With a few cathartic whacks of a hammer on the furnace room floor, I attached the button on my first pair of raw denim jeans. Side note: if you’ve read our previous blog posts, you know I am going to do my best to intentionally celebrate my creation. Also, if you are not interested in me yammering on about my affinity for denim, feel free to skip to the make details below. 

This is my first memade pair of jeans, and I am really excited to see how they wear. I wanted to commit to the process of letting these beauties age, so I entered the second annual @indigoopen (#indigoopen2). It is a denim-lover’s community minded celebration of this beloved garment/textile. Essentially, I am going to wear the heck out of them for the next 9 months and minimally wash (within reason) to promote longevity and optimal fade. 

I am by no means a denim connoisseur, but I have been religiously wearing jeans my whole life. They are a must in my closet. It pains me to think of a wardrobe without them. I remember getting a fresh pair of men’s Levi button-fly 501s when I was much younger than I am currently. A new pair of jeans was a splurge (with two older sisters I was the queen of hand-me-downs) and I remember wearing them until they were threadbare, then Frankenstein-ing them with patches from Dad’s old work jeans so that I could eke out as many more wears as possible. I want that for this pair. 

Historically, I haven’t been interested in wearing societally typical girls' or women’s clothing. In high school, I gravitated to men’s vintage plaid dress pants, Dad’s old mohair sweaters, vintage tees and of course jeans. Believe me, I was a sight to behold. What’s interesting about this process, is that I hadn't thought about how much I truly love a good pair of jeans, until I sat down to craft a pair and share this experience with you.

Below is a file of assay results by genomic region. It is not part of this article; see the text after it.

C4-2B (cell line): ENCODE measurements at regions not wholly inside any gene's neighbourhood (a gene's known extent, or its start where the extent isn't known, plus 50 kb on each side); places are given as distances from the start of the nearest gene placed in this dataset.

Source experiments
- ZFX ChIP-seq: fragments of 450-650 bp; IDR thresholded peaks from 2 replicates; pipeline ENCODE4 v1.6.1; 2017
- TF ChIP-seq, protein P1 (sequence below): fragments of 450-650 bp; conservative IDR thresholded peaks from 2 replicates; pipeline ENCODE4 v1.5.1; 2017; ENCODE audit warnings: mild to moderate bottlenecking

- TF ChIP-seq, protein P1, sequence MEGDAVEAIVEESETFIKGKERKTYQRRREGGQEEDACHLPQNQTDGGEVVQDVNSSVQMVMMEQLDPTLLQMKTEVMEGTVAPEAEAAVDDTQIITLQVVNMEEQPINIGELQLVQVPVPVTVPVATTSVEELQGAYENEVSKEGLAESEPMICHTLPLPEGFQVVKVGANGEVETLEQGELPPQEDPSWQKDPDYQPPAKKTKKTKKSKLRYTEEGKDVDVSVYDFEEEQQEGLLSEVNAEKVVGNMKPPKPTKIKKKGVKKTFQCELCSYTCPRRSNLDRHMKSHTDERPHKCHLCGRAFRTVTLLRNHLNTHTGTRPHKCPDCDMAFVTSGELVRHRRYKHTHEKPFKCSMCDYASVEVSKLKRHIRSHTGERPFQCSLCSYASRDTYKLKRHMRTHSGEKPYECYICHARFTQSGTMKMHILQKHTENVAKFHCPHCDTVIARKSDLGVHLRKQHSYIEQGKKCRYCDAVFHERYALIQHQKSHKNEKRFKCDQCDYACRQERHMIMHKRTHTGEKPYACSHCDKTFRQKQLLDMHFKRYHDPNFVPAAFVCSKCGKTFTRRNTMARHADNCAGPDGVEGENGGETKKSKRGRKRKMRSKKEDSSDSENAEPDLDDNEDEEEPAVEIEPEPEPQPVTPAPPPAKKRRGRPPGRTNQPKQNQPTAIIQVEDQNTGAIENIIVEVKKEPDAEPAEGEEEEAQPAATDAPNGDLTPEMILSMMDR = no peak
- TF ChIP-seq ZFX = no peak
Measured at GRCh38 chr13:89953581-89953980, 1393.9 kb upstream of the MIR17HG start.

I can honestly say it is one of the garments I feel most myself in. 

So how’s the new pair going, you ask? Well, it's early days; I’ve only been wearing them for about a week. I must admit the first day or two, putting them on was a little reminiscent of brand new freshly donned leather boots. The Kaihara 12oz stretch selvedge is a much sturdier denim than my previous fast-fashion-jeans-wearing self is used to. I also made these to fit pretty snug at the waist, hip and thigh, so some breaking in is anticipated. The 10% stretch helps a lot; just enough to move with me, but also not bag out. After 7 wears and no washes they fit as well as they did the first time I buttoned them up.  

Today when I slipped them on, I honestly thought to myself ‘I am going to love these jeans’.

I wish you all the best in your creative denim pursuits, Monique

The make details are:

Fabric: Kaihara 12oz Stretch Selvedge. This is an incredibly beautiful, structured denim with a red line selvedge. I had a lot of fun adding the selvedge detail to the jeans. I went for belt loops, waist band, back pockets, and change pocket details. 

The stretch is ~10% cross grain, which is in the ‘comfort’ stretch realm. In practice this means it moves with you and has good recovery. It is appropriate for essentially any jeans, except a jegging/pull-on style which would need a higher stretch (20% cross grain). 

Pattern: Closet Core Ginger. This is an awesome pattern and if you take it step by step, use the online resources at Closet Core’s website, and have a good sewing machine, this is a very achievable make for any intermediate sewist. 

Because I was hoping to use this pattern again and again, I chose to trace it onto a poly sheet (used as vapour barrier – see local hardware store; we buy a roll and split it with a few people). Before tracing, I do a couple important things: try to measure the pattern (subtracting the seam allowances) and test key areas of the pattern against my body (waist, calf, thigh). I also grab a pair of jeans I currently wear and measure the pieces up against my jeans. 

Once I’ve landed on a size, I trace it out, and add or subtract as needed based on my measurements/comparison. For example, on this pair I adjusted the leg shape to end up with the fit I wanted. Then I cut my pieces, and MOST IMPORTANTLY, baste the inner and outer leg seams to test and adjust fit before moving forward with the overall make. Even if you’ve used this pattern before, this is critical with each fabric since they all behave differently. In my case, once they were basted and on, I had to take the jeans in at the side seams. 

Topstitching: I opted for Navy. I do love traditional golden thread, but because I was using the selvedge in quite a few places, I wanted that to be the focus. 

Hardware: I went with Black; same logic as noted above, keep the selvedge the focus.